The Department hosted the Second Session of the United Nations Economic and Social Commission for Asia and the Pacific (UNESCAP) Working Group on Asian and Pacific Decade of Persons with Disabilities during 2-3 March, 2015 at New Delhi in association with the UNESCAP Secretariat. This Working Group has been constituted by UNESCAP Secretariat to monitor implementation of the Incheon Strategy “Make the Right Real” for Persons with Disabilities. Goal No. ‘3’ of Incheon Strategy concerns “Enhance access to the physical environment, public transportation, knowledge, information and communication”.
In an ambitious move that aims to enable persons with disabilities to gain universal access, equal opportunity for development, independent living and participation in all aspects of life in an inclusive society, Department of Empowerment of Persons with Disabilities (DEPwD) within the Ministry of Social Justice and Empowerment has formulated the Accessible India Campaign (Sugamya Bharat Abhiyan) as a nation-wide campaign for achieving universal accessibility for PWDs. The campaign was launched on 3rd December 2015, the International Day of Persons with Disabilities.
What are the main components of the Accessible India Campaign?
The campaign targets three separate verticals for achieving universal accessibility namely the built up environment, transportation eco-system and information & communication eco-system. The campaign has ambitious targets with defined timelines and will use Information Technology and social media for spreading awareness about the campaign and seeking commitment / engagement of various stakeholders.
The Department has asked various State Govts. to identify about 50 to 100 public buildings in big cities and also identify citizen centric public websites, which if made fully accessible would have the highest impact on the lives of Persons with Disabilities. Once identified, “Access Audit” of these buildings and websites will be conducted by professional agencies. Department of Empowerment of Persons with Disabilities is collaborating with Ministry of Home, Ministry of Health and Family Welfare and Ministry of Tourism for creating ‘accessible police stations’, ‘accessible hospitals’ and ‘accessible tourism’ respectively across the country. The Department is also coordinating with the Ministry of Information & Broadcasting for enhancing accessibility of television programmes by incorporating features like captioning, text to speech and audio description.
How will the information collected be useful for the general population?
Actually, DEPwD is in the process of creating a mobile app, along with a web portal for crowd sourcing the requests regarding inaccessible places. With the app, downloaded on his/her mobile phone, any person would be able to click a photograph or video of an inaccessible public place (like a school, hospital, government office etc.) and upload the same to the Accessible India portal. The portal will process the request for access audit, financial sanction and final retrofitting of the building to make it completely accessible. The mobile app and portal will also seek engagement of big corporates and PSUs to partner in the campaign by offering their help to conduct access audit and for accessibility- conversion of the buildings/transport and websites.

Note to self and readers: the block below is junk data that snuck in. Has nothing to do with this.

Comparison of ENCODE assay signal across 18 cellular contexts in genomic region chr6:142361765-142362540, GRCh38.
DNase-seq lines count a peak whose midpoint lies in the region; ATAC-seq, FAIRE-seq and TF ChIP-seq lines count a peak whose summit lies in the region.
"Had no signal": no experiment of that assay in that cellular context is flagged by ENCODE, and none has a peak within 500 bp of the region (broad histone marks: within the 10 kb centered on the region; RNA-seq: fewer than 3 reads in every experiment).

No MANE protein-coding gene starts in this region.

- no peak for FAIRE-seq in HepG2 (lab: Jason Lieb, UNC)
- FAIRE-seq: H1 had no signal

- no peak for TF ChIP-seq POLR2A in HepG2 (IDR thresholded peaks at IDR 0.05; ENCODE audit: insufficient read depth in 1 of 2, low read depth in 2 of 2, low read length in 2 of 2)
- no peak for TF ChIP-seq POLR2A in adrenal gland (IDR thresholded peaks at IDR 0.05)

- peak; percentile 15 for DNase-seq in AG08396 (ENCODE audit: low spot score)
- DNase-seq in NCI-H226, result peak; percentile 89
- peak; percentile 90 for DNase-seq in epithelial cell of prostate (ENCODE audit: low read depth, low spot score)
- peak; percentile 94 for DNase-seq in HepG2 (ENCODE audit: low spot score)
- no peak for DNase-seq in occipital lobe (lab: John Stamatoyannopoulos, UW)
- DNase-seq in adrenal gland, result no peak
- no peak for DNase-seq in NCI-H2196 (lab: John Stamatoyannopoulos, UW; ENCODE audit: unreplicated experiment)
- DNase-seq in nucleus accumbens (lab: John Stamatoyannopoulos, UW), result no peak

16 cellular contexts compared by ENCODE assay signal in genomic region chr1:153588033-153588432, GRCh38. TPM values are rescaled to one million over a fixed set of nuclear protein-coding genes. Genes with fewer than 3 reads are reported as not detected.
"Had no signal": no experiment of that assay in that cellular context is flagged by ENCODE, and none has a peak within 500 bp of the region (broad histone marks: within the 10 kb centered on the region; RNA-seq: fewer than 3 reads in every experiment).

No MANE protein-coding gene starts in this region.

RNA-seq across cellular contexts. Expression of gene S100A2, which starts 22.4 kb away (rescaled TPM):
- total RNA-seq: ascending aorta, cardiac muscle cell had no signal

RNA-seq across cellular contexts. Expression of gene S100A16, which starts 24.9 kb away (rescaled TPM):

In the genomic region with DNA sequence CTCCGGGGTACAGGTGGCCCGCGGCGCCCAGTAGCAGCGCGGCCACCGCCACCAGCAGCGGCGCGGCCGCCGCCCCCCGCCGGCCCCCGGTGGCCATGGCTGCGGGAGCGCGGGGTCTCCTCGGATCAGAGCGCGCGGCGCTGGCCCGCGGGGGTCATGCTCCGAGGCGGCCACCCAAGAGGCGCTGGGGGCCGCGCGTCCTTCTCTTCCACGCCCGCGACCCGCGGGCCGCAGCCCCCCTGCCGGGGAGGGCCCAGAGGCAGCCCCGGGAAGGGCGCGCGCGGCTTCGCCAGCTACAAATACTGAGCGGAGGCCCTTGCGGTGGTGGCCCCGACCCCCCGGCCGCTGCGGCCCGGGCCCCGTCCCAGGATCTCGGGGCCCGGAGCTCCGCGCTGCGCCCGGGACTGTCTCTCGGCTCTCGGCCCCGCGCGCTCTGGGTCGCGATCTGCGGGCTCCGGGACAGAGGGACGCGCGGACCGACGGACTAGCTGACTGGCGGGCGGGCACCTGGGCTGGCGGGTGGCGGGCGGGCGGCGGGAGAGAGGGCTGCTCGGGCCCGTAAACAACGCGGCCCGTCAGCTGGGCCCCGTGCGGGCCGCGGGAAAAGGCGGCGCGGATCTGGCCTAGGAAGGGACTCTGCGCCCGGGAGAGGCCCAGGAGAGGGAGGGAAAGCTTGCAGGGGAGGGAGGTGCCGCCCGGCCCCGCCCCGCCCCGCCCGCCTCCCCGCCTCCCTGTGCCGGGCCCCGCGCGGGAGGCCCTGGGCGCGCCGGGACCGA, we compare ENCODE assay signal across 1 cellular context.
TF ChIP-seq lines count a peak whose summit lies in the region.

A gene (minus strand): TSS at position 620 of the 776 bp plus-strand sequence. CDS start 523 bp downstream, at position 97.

As an offshoot to the campaign, Department has also sought Expression of Interest from IT firms to prepare a mobile app in all Indian languages to locate nearest accessible places. With this mobile app, any disabled person would be able to locate an accessible bank counter, restaurant, ATM or theatre (and similar facilities) nearby. The mobile app will also have provision of evaluating / rating the accessible place by the users.
Can you tell us more about the scope and the targets of this campaign?
Under the ‘Accessible India’ campaign the government is targeting fifty-to-hundred government buildings in each state to make them accessible in the next one year with more to follow in the coming years. They also have ambitions towards making Airports and Railway stations accessible, and in fact, make 25 percent of government-owned public transport carriers in the country become fully accessible carriers by mid-2017. For this, the department had already empanelled 18 access audit experts (includes, institutions and NGOs) and the work order for completing the access audit of 50 cities had been given for shortlisted access auditors. As per, the audit findings, retrofitting and conversion of buildings, transport and websites would be undertaken by various government departments. This will be supported by the Scheme of Implementation of Persons with Disabilities Act (SIPDA), an umbrella scheme run by the Department of Empowerment of Persons with Disabilities (DEPwD), for implementing various initiatives for social and economic empowerment of PWDs.
‘Accessible India’ is a great start, indicating intent to do great things for the disabled community and kudos to the government for that! However, its eventual success will depend on the level of engagement of all stakeholders in moving this campaign forward. I do feel that it is critical to engage the private sector very pro-actively.